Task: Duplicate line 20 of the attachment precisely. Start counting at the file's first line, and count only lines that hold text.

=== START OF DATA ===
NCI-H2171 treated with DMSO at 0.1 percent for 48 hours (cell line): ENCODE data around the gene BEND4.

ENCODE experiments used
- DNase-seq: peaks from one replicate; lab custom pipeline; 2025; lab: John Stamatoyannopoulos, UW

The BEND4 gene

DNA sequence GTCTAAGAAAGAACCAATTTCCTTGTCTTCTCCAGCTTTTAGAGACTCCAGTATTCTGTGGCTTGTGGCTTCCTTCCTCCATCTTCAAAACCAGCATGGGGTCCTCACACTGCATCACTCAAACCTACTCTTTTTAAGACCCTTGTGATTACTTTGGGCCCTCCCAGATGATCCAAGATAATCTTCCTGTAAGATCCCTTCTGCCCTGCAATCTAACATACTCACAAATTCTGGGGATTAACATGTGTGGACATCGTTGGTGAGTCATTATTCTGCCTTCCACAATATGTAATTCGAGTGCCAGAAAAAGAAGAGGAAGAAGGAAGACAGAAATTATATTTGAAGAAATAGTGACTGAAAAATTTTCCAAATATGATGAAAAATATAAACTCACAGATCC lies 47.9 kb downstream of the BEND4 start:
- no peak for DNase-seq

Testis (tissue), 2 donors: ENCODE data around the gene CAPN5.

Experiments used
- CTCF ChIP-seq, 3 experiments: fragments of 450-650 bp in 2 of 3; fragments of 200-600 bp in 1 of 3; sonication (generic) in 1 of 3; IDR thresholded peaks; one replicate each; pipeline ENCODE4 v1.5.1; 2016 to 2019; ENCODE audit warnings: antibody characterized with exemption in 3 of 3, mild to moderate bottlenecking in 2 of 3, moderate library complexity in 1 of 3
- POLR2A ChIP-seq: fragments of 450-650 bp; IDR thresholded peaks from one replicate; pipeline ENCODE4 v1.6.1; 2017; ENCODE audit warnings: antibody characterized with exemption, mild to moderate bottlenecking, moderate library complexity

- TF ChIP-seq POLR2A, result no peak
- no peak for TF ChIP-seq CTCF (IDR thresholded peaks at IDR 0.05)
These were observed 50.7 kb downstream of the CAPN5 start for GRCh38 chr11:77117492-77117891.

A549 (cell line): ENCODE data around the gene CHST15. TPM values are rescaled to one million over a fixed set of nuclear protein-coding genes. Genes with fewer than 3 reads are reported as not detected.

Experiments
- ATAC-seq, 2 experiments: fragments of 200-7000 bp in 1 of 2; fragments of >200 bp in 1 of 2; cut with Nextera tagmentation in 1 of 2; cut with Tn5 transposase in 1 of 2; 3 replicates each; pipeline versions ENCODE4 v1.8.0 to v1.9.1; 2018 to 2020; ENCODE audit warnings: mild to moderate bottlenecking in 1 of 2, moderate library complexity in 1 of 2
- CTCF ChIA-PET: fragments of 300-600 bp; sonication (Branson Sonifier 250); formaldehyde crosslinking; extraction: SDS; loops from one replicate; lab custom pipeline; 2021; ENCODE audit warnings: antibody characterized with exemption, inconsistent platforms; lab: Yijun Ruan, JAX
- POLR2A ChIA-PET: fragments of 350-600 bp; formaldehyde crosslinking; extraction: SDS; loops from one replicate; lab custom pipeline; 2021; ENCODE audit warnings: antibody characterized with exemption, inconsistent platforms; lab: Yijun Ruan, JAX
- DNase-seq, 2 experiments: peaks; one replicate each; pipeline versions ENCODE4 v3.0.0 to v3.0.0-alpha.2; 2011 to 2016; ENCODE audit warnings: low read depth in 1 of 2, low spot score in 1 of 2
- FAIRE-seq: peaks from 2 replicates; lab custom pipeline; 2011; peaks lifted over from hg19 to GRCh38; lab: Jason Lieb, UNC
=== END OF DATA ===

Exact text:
- FAIRE-seq: peaks from 2 replicates; lab custom pipeline; 2011; peaks lifted over from hg19 to GRCh38; lab: Jason Lieb, UNC